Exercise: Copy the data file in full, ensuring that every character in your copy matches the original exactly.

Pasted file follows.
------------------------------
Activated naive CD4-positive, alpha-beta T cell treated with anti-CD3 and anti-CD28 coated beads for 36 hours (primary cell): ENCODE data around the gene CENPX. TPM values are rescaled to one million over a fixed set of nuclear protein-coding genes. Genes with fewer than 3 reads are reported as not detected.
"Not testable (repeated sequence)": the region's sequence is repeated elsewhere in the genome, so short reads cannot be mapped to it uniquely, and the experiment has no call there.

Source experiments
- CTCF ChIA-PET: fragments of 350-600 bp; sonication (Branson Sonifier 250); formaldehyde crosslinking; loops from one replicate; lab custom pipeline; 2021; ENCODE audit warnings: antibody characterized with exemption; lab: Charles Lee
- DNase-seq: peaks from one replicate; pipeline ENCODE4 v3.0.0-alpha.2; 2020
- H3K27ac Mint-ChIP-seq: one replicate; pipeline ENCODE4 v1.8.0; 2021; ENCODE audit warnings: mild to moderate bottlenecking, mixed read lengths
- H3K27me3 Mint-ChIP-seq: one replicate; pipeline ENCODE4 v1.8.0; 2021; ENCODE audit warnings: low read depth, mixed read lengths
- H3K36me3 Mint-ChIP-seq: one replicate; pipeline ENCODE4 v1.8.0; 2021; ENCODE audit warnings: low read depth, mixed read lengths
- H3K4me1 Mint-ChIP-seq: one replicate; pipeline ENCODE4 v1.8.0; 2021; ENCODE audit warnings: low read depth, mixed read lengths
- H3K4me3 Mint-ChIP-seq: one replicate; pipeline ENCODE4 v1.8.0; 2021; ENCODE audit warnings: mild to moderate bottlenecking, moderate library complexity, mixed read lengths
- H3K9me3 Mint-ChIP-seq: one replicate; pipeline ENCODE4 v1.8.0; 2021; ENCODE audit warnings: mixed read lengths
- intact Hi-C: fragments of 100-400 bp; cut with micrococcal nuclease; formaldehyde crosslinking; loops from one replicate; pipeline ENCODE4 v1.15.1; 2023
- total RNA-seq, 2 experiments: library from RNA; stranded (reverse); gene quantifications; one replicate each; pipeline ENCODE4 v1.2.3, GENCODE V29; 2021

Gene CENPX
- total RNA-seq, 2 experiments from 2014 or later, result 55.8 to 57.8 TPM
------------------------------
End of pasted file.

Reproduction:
Activated naive CD4-positive, alpha-beta T cell treated with anti-CD3 and anti-CD28 coated beads for 36 hours (primary cell): ENCODE data around the gene CENPX. TPM values are rescaled to one million over a fixed set of nuclear protein-coding genes. Genes with fewer than 3 reads are reported as not detected.
"Not testable (repeated sequence)": the region's sequence is repeated elsewhere in the genome, so short reads cannot be mapped to it uniquely, and the experiment has no call there.

Source experiments
- CTCF ChIA-PET: fragments of 350-600 bp; sonication (Branson Sonifier 250); formaldehyde crosslinking; loops from one replicate; lab custom pipeline; 2021; ENCODE audit warnings: antibody characterized with exemption; lab: Charles Lee
- DNase-seq: peaks from one replicate; pipeline ENCODE4 v3.0.0-alpha.2; 2020
- H3K27ac Mint-ChIP-seq: one replicate; pipeline ENCODE4 v1.8.0; 2021; ENCODE audit warnings: mild to moderate bottlenecking, mixed read lengths
- H3K27me3 Mint-ChIP-seq: one replicate; pipeline ENCODE4 v1.8.0; 2021; ENCODE audit warnings: low read depth, mixed read lengths
- H3K36me3 Mint-ChIP-seq: one replicate; pipeline ENCODE4 v1.8.0; 2021; ENCODE audit warnings: low read depth, mixed read lengths
- H3K4me1 Mint-ChIP-seq: one replicate; pipeline ENCODE4 v1.8.0; 2021; ENCODE audit warnings: low read depth, mixed read lengths
- H3K4me3 Mint-ChIP-seq: one replicate; pipeline ENCODE4 v1.8.0; 2021; ENCODE audit warnings: mild to moderate bottlenecking, moderate library complexity, mixed read lengths
- H3K9me3 Mint-ChIP-seq: one replicate; pipeline ENCODE4 v1.8.0; 2021; ENCODE audit warnings: mixed read lengths
- intact Hi-C: fragments of 100-400 bp; cut with micrococcal nuclease; formaldehyde crosslinking; loops from one replicate; pipeline ENCODE4 v1.15.1; 2023
- total RNA-seq, 2 experiments: library from RNA; stranded (reverse); gene quantifications; one replicate each; pipeline ENCODE4 v1.2.3, GENCODE V29; 2021

Gene CENPX
- total RNA-seq, 2 experiments from 2014 or later, result 55.8 to 57.8 TPM